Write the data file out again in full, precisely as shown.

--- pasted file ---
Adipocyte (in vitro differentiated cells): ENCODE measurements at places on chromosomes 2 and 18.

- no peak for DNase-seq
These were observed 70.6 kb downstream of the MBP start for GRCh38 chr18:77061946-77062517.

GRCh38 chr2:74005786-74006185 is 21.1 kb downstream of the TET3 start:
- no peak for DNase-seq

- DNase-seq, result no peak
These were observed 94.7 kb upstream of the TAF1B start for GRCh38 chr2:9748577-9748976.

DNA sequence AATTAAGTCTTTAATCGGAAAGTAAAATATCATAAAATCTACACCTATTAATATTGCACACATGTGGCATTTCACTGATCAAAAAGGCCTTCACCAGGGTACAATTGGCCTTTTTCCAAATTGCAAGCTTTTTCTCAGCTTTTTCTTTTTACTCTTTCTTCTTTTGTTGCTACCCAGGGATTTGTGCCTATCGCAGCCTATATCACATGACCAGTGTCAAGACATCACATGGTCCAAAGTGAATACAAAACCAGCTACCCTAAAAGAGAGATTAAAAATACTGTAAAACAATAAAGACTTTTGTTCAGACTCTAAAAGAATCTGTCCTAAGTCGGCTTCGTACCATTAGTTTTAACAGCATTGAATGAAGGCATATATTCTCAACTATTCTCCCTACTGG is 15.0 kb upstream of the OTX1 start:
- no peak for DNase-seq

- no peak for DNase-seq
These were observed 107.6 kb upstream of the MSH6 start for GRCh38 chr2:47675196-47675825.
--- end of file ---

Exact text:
Adipocyte (in vitro differentiated cells): ENCODE measurements at places on chromosomes 2 and 18.

- no peak for DNase-seq
These were observed 70.6 kb downstream of the MBP start for GRCh38 chr18:77061946-77062517.

GRCh38 chr2:74005786-74006185 is 21.1 kb downstream of the TET3 start:
- no peak for DNase-seq

- DNase-seq, result no peak
These were observed 94.7 kb upstream of the TAF1B start for GRCh38 chr2:9748577-9748976.

DNA sequence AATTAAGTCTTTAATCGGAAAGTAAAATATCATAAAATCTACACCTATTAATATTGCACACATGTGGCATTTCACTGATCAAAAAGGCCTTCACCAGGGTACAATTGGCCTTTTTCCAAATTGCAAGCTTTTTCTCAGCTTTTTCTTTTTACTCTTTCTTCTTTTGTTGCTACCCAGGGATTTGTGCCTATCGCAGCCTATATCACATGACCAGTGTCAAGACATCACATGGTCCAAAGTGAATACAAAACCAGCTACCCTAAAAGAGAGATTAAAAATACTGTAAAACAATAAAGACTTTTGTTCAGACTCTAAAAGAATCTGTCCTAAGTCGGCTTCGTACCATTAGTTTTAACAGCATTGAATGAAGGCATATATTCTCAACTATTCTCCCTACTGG is 15.0 kb upstream of the OTX1 start:
- no peak for DNase-seq

- no peak for DNase-seq
These were observed 107.6 kb upstream of the MSH6 start for GRCh38 chr2:47675196-47675825.